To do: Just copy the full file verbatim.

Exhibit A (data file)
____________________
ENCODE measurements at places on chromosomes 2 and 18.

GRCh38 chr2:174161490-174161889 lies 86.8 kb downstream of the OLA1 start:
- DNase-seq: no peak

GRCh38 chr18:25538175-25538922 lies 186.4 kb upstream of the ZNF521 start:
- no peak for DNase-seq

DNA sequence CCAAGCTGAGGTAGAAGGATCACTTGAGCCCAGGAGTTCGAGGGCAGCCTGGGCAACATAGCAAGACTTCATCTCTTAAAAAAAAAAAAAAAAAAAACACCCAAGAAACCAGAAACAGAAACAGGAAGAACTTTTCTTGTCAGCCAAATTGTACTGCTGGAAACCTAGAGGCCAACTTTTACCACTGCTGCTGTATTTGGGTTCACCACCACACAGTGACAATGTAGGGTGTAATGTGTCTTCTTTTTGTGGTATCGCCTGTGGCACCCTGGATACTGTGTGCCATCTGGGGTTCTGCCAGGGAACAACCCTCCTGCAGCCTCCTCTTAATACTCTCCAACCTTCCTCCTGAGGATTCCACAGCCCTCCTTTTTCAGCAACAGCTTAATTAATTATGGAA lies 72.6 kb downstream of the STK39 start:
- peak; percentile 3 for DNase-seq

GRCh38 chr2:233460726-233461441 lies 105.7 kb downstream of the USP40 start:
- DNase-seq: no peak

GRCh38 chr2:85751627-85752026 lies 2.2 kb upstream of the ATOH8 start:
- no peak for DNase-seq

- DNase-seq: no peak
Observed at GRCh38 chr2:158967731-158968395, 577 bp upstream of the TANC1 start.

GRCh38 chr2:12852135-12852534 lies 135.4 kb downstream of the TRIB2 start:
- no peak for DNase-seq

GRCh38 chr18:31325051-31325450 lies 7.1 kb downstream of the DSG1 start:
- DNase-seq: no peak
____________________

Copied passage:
ENCODE measurements at places on chromosomes 2 and 18.

GRCh38 chr2:174161490-174161889 lies 86.8 kb downstream of the OLA1 start:
- DNase-seq: no peak

GRCh38 chr18:25538175-25538922 lies 186.4 kb upstream of the ZNF521 start:
- no peak for DNase-seq

DNA sequence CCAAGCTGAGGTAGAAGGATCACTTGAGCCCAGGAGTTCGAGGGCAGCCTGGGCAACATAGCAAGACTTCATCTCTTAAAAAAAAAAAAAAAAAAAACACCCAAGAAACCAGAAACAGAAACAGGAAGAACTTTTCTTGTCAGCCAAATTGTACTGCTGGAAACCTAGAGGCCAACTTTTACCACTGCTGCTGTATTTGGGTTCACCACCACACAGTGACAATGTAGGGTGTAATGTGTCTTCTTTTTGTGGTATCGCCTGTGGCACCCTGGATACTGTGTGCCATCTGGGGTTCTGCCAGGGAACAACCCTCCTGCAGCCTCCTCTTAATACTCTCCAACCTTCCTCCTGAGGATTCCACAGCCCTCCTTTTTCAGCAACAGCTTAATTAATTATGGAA lies 72.6 kb downstream of the STK39 start:
- peak; percentile 3 for DNase-seq

GRCh38 chr2:233460726-233461441 lies 105.7 kb downstream of the USP40 start:
- DNase-seq: no peak

GRCh38 chr2:85751627-85752026 lies 2.2 kb upstream of the ATOH8 start:
- no peak for DNase-seq

- DNase-seq: no peak
Observed at GRCh38 chr2:158967731-158968395, 577 bp upstream of the TANC1 start.

GRCh38 chr2:12852135-12852534 lies 135.4 kb downstream of the TRIB2 start:
- no peak for DNase-seq

GRCh38 chr18:31325051-31325450 lies 7.1 kb downstream of the DSG1 start:
- DNase-seq: no peak